North County Leader

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Donabate Residents Demand Proper Development

DonabateDonabate

Recent proposals to build more houses in Donabate has caused concern amongst many residents. The crux of the concern for many is the potential overcrowding of the limited road space, schools and youth facilities. Traffic congestion has always been a problem but this has been accentuated by the a large scale building programme for the hospital grounds in Portrane.

Fine Gael Local Area representative for the area, Bob Dowling spoke to the County Leader about the concern of residents. He said, “Two years have passed since the granting of planning permission and nothing substantial has been done to plan for traffic management when construction traffic trundles through the village next September.

“Talk about the Donabate Distributor Road has been around since 2006. Funded 75 per cent from central funding, with the remainder by Council work beginning next year. The original plan was predicated on developer levies which collapsed with the economic crash. So the opportunity to build infrastructure in advance of development was not taken due to lack of funding. Recently development along the planned route has caused local concerns,” he said.

Dowling has been contacted by many concerned residents in The Links estate and other areas in Donabate. “The whole peninsula is eager to ensure a large land bank of council owned land in Ballalease/ Ballymastone is developed with the right balance of housing which is in keeping with the overall nature of the town. An housing application by Tilberry Limited, which Bernard McNamara is the major share holder, has been made for a site adjoining these council owned lands,” he said. “This is the second company associated with the former developer to apply for planning in the area. Residents are concerned about the predominance of duplex units in this application, and want a greater mix of standard family homes, while it’s difficult to oppose the provision of housing in a housing crisis, we owe it to prospective residents to protect their right to ensure they can find quality family homes in spacious developments, despite increasing directives on housing densities,” said Dowling.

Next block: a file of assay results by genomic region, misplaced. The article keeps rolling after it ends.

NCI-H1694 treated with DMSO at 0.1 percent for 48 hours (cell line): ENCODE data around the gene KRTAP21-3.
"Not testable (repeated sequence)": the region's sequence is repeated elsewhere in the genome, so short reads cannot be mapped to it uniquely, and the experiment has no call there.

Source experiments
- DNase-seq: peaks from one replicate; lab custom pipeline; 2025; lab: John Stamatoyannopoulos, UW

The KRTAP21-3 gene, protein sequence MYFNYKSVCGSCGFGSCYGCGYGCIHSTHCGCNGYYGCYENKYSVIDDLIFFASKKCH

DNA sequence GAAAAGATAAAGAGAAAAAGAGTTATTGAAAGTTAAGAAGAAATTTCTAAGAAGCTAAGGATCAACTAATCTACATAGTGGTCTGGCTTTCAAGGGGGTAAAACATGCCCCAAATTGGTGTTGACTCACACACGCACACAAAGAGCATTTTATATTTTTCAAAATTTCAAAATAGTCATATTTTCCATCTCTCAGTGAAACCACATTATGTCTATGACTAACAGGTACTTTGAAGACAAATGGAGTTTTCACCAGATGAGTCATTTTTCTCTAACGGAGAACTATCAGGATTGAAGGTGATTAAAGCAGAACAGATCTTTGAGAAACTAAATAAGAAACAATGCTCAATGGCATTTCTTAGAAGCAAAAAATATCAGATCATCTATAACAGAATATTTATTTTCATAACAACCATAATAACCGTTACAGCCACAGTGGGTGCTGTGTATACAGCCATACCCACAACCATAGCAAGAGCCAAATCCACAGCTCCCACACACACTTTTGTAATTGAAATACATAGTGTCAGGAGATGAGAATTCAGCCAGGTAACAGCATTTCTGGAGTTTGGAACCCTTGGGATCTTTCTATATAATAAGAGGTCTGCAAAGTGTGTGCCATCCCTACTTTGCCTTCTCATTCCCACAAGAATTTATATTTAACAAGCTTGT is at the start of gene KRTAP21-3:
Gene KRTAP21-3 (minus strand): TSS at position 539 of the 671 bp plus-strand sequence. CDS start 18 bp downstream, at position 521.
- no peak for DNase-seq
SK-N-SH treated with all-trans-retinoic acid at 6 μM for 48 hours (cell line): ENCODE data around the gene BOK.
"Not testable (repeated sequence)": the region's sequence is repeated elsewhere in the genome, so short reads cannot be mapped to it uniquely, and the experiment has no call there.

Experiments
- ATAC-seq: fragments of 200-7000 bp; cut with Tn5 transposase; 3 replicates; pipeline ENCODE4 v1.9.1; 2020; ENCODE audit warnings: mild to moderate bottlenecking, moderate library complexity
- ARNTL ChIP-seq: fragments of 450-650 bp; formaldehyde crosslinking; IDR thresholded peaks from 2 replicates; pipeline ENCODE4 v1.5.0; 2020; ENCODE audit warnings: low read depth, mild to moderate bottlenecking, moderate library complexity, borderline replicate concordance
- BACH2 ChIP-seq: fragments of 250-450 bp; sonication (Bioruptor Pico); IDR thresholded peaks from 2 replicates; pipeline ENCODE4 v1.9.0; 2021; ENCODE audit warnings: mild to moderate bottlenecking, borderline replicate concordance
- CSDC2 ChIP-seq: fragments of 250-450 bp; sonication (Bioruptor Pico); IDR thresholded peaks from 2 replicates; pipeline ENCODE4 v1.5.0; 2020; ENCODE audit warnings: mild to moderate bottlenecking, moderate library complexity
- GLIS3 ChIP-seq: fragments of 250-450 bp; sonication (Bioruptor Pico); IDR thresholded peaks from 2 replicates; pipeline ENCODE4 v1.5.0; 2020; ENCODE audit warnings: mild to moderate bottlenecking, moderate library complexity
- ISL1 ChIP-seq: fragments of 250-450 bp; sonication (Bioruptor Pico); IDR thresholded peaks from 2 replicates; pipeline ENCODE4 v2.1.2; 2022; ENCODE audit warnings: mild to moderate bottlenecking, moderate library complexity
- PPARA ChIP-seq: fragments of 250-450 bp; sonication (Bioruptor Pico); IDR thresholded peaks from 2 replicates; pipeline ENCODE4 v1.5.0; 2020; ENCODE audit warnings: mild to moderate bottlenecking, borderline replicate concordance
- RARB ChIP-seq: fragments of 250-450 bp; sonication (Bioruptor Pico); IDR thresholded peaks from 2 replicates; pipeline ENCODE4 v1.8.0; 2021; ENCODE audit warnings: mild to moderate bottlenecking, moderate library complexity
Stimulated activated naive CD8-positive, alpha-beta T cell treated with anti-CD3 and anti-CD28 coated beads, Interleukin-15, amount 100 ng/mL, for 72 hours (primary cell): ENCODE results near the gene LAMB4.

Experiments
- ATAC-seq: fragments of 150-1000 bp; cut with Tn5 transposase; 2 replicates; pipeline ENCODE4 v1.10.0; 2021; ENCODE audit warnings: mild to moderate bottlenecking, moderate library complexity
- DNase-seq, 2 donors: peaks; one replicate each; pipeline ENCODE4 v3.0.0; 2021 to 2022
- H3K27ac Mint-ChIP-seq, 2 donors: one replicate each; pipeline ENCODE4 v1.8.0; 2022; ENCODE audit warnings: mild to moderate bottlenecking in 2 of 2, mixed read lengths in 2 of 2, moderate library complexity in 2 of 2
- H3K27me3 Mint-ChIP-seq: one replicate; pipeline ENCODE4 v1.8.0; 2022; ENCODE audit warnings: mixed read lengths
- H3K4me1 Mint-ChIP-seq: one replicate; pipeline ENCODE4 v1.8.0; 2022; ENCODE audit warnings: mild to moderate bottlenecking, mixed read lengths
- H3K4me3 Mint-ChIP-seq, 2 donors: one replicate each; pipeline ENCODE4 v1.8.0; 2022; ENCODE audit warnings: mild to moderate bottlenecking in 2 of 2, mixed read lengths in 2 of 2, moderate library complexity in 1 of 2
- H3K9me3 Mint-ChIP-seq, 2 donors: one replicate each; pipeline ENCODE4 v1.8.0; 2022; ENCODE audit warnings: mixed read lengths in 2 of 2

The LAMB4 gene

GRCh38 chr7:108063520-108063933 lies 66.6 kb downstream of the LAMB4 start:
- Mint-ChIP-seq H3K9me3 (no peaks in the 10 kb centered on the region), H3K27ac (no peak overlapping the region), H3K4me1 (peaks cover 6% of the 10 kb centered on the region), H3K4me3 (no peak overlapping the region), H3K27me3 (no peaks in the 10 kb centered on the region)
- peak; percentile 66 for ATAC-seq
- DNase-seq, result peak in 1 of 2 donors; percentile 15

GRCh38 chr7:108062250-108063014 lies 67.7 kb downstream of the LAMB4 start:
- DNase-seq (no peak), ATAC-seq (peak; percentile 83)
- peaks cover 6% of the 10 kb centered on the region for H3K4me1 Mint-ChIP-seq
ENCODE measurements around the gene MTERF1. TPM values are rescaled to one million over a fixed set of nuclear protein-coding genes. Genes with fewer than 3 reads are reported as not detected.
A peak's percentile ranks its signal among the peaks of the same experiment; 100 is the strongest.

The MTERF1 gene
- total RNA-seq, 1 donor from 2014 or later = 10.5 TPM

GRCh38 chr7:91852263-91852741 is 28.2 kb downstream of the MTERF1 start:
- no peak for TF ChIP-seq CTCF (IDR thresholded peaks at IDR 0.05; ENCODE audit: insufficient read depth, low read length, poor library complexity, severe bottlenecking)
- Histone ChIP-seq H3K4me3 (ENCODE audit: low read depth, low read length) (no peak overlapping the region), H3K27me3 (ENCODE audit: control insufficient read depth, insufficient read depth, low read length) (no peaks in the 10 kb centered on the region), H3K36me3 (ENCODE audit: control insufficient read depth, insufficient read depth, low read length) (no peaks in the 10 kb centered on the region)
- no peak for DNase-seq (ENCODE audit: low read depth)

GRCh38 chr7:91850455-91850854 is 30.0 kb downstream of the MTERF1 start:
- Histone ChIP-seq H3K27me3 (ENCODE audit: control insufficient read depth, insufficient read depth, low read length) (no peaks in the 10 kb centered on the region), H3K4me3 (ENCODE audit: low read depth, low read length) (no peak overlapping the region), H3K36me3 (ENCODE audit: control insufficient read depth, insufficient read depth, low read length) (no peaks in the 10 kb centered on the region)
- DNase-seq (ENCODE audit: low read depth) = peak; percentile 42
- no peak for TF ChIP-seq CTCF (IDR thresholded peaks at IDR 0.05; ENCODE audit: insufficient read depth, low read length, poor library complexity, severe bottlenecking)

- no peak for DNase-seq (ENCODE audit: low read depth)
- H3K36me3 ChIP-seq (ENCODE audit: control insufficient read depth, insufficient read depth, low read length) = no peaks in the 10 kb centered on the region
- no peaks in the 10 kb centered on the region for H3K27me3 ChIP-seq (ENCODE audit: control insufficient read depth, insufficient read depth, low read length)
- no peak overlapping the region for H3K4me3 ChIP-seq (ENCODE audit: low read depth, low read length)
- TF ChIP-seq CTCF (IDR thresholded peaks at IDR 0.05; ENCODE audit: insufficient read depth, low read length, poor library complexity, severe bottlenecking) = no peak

He continued, “I want to see good decent housing available in this area, both private, social and affordable so my children will be able to find a future family home around here and not be forced out to far flung commuter towns. We must ensure any application adjoining the LAP lands sets the tone for future applications in this LAP land,” he insisted.

Dowling spoke of further concerns surrounding lack of consultation with local residents. He said, “An equally alarming aspect to this development is the proposed insertion of a road to be constructed by the developer to join the Portrane Road to the New Road, effectively creating another village by-pass road. This is on the Local Area Plan (LAP) land and not indicated on the most recent development plan maps.”

“While fully accepting that roads will need to be constructed to develop this land bank, residents should be consulted and the full plans available for all the land bank before construction begins. Residents are in the dark in this regard and deserve a say in how their town should be developed. Without clarity, nobody is the wiser and the last thing we want is a piece meal approach to the housing and road plans for these LAP lands,” concluded Dowling.